NICOLAS Maduro may have survived 2019 – but he will need to shift his dependence on cryptocurrency if Venezuela’s economy wants to thrive, a leading expert has warned.
Petro – a cryptocurrency launched last August and backed by the country’s vast oil reserves – was tentatively seen as a method to circumvent Venezuela’s hyper-inflation.
On a social level, Petro was said to be more trusted than the spiralling Bolivar, as every transaction is transparent and accessible.
Clem Chambers, a cryptocurrency expert and financial journalist, told Redaction News that Venezuela cannot continue to rely on Petro.
He said: “There is insufficient connectivity in any country for digital currency or for that matter online banking to replace ‘fiat’ currency.
“In a collapsing economy that situation would only worsen, so Crypto is not a cure for the day to day demands for currency.”
Petro hasn’t been widely adopted – only 400 Venezuelan businesses accept the cryptocurrency.
However, there is evidence that Maduro’s government will continue to promote its adoption.
On Christmas Day the Venezuelan President dropped 0.5 Petro – the equivalent of $30 – into everyone’s account.
He has also ordered it be used for State Pension payments.
Steven Malca, president of NGO South America Initiative, said: “There is a lot of cryptocurrency going on, but it’s not very open, like you would have in the United States and other countries.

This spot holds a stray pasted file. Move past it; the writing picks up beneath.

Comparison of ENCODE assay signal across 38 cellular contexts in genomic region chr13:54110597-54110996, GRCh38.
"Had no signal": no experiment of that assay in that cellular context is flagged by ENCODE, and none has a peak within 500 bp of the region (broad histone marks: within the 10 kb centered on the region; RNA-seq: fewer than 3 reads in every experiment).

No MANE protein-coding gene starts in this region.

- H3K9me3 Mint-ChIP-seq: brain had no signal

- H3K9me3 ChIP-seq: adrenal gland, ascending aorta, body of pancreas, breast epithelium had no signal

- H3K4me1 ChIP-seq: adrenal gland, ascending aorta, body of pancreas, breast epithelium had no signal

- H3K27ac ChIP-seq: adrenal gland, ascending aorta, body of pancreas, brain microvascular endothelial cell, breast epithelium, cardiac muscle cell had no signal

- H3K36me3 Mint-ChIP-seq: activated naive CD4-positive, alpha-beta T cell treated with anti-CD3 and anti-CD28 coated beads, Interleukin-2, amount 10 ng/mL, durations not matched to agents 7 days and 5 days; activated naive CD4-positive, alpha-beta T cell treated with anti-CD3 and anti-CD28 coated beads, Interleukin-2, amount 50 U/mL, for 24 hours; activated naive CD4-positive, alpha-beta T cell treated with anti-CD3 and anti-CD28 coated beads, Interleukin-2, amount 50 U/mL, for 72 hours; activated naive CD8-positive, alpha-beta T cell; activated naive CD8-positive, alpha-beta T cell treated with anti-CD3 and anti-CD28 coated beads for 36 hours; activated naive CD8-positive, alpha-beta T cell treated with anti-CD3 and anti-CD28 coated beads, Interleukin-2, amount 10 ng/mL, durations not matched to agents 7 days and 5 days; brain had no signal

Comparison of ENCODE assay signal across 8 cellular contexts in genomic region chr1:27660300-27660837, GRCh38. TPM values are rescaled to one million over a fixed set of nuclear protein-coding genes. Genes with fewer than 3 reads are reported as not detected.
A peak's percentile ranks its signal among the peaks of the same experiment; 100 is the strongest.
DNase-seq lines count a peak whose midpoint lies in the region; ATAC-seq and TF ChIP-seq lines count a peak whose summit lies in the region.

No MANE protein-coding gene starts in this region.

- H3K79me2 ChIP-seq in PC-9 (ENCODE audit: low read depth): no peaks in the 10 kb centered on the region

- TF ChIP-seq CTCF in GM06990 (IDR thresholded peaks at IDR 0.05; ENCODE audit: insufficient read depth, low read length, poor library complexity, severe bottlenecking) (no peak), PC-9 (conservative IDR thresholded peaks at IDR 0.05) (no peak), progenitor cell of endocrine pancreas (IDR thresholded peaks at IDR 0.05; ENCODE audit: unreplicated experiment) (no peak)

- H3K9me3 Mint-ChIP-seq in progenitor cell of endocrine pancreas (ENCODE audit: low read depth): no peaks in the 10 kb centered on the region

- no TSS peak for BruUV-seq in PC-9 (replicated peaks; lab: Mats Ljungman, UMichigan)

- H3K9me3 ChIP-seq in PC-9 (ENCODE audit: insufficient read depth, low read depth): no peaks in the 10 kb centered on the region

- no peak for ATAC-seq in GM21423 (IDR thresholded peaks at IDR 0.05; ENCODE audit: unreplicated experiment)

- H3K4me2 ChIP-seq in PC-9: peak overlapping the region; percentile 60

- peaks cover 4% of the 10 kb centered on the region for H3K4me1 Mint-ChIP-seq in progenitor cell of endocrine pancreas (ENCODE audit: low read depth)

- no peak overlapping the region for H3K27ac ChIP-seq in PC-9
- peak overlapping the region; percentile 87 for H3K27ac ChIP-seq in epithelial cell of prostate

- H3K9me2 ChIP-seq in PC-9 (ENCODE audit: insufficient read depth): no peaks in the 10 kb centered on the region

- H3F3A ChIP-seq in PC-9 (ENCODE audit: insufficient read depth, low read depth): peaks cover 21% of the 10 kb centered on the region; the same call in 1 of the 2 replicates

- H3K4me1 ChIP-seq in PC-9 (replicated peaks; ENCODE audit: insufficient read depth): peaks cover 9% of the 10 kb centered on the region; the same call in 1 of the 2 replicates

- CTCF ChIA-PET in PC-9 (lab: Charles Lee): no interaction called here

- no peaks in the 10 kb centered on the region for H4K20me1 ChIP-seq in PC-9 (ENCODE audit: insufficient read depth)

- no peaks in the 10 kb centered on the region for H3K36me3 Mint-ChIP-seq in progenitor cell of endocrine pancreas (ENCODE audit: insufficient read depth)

“The [Venezuelan] government hasn’t outlawed cryptocurrency per se, but they prefer people to use something they call the petro.
“In Venezuela, the average internet connection is a quarter of a megabyte or one megabyte at the most.
“People still don’t have access to this type of information and they are afraid to use something that is not tangible.”
Crypto experts agree, however, that until Maduro regains the full trust of his people, Petro will continue to be marginalised and more importantly, distrusted.
The currency has been a flashpoint between Washington and Moscow, with the US Treasury sanctioning Evrofinance Mosnarbank for allegedly financing Petro.
It started as a way to dig Venezuela out of an economic black hole they still haven’t recovered from – but Petro is also a monetary rebellion against the power of the US Dollar.
However, unless it is stringently regulated, trusted and part of a wider uptick in cryptocurrency adoption, Petro may be a failed fiscal throw of the dice for Maduro’s government.
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